After the topology optimization, the parameter optimization was carried out using sensitivity studies with Ansys optiSLang. This allowed the influence of the input parameters on the targeted output data to be analyzed, visualized and evaluated. The subsequent optimization algorithm searched for the minimum of the correspondingly defined target function, including as little bulking as possible even at high clamping force.

In addition to the chuck body, the base and top jaws were also taken into account. "With optiSLang, we were able to examine what the jaw guidance must look like," explains Mathias Siber. "We analyzed which parameter changes would lead to the desired result, namely little deformation with low weight."

For the base jaw, the mass and the axial bulging were decisive. The parameters "depth of the guide in the chuck body" and "width of the guide groove" dominated. The depth of the guide had opposite effects, because the deeper the guide lies in the chuck body, the lower its upward bulging. In contrast, however, the mass of the base jaw increases proportionally.

Multi-objective optimization facilitates design

In the case outlined, optimization is carried out according to the parameter constellation with low flaring and simultaneously lowest base jaw mass. The result of this multi-objective optimization is an optimum depth-to-width ratio of 2:3 for the base jaw guide. This allows the behavior of the product with different layouts to be analyzed in great detail in order to create a "robust" design.

While topology optimization was used to calculate the lightest possible chuck shape from the force flow, parameter optimization was used to ensure maximum stiffness and reduced notch stresses in order to achieve the longest possible chuck life cycle. In addition, a computational strength verification was carried out according to the FKM guideline.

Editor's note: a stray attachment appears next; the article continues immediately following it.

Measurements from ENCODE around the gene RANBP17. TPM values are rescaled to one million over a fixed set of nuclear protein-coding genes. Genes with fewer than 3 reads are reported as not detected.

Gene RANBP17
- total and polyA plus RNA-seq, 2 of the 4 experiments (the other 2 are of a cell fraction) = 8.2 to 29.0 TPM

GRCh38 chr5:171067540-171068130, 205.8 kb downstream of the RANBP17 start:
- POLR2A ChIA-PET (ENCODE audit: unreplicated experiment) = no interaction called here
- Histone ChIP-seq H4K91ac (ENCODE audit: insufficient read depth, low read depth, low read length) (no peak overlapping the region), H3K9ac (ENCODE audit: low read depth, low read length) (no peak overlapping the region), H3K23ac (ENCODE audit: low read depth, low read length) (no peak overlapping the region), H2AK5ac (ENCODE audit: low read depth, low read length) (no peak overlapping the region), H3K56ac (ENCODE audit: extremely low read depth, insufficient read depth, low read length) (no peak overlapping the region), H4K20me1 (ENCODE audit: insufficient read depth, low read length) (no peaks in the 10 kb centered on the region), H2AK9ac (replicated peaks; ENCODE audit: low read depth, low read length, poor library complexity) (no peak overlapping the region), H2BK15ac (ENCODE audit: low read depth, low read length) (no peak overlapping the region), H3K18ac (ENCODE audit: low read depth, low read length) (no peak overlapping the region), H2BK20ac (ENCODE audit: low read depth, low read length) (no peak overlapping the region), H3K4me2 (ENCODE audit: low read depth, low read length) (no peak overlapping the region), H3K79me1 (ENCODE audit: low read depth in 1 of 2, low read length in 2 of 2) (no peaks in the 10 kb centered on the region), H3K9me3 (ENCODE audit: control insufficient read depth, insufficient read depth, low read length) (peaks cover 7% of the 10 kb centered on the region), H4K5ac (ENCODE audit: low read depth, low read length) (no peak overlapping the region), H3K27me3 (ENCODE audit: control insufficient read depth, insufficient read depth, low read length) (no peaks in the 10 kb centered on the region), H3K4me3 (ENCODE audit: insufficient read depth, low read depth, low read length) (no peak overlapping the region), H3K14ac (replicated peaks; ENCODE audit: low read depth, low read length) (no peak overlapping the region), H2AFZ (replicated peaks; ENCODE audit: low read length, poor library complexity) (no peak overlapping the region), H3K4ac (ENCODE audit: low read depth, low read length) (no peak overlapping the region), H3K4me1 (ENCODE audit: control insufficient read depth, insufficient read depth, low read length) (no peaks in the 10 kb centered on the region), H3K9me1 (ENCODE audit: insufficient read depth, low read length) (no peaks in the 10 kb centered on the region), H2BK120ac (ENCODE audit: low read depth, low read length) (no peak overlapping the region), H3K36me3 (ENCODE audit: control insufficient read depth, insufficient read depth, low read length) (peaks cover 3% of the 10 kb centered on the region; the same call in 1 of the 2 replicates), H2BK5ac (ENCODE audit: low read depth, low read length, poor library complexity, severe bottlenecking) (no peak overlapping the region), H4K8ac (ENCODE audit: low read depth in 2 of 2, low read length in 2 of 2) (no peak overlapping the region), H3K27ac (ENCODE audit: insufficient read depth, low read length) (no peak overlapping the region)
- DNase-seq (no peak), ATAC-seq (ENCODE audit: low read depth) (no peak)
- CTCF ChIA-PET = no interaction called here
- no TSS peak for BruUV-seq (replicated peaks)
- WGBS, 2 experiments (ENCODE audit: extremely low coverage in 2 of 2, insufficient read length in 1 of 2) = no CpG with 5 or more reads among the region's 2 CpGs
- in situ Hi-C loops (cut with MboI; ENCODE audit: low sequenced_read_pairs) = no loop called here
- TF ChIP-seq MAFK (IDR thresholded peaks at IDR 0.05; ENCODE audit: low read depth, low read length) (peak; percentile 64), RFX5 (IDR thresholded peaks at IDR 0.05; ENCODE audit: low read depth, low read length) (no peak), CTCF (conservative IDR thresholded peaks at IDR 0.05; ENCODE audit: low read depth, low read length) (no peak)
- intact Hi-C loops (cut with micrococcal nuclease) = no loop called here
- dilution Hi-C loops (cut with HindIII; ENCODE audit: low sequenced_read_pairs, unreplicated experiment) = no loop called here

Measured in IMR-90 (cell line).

Prototype meets all requirements

After optimization, prototypes of each chuck size were manufactured. These were then examined and verified on the test rig, with up to 500,000 cycles tested, which took several months. "As with other projects, the extensive simulations during development meant that only one prototype was needed for each size, which fully met the specified requirements," emphasizes Philipp Schräder. "Since a prototype test can take several months, the time saved by the simulation is also in this size range, which means about half a year for a new development."

By optimizing the topology and parameters, it was possible to realize a lightweight chuck in which the mass was reduced by 30 percent and the inertia by 40 percent. This results in advantages such as shorter acceleration phases and a lower drop in clamping force under rotational speed, resulting from a 20 percent lower jaw centrifugal mass. By optimizing the parameters in the area of the jaw guidance, an increase in the stiffness of the chuck was also achieved with a simultaneous reduction in the stress level.

This results in a 20 percent increase in the maximum tolerable clamping force. In conjunction with the reduced jaw centrifugal mass, a possible speed increase of 10 percent can thus be achieved.

Philipp Schräder
Entwicklungsleiter Spanntechnik, SCHUNK

Since prototype testing can take several months, the time saved by simulation is also in this size range, which means about half a year for a new development.

Higher productivity and less energy consumption

For the user, the SCHUNK ROTA NCE lathe chuck offers ideal conditions for high process dynamics and productivity with minimal energy consumption. Particularly in large-scale production, the energy- and cycle-time efficient chuck leads to significant savings and is thus ideally suited for the energy management certification DIN EN ISO 50001.

Philipp Schräder

Author: Gerhard Friederici
(CADFEM Germany GmbH)
Images: © CADFEM Germany GmbH, 2018/2023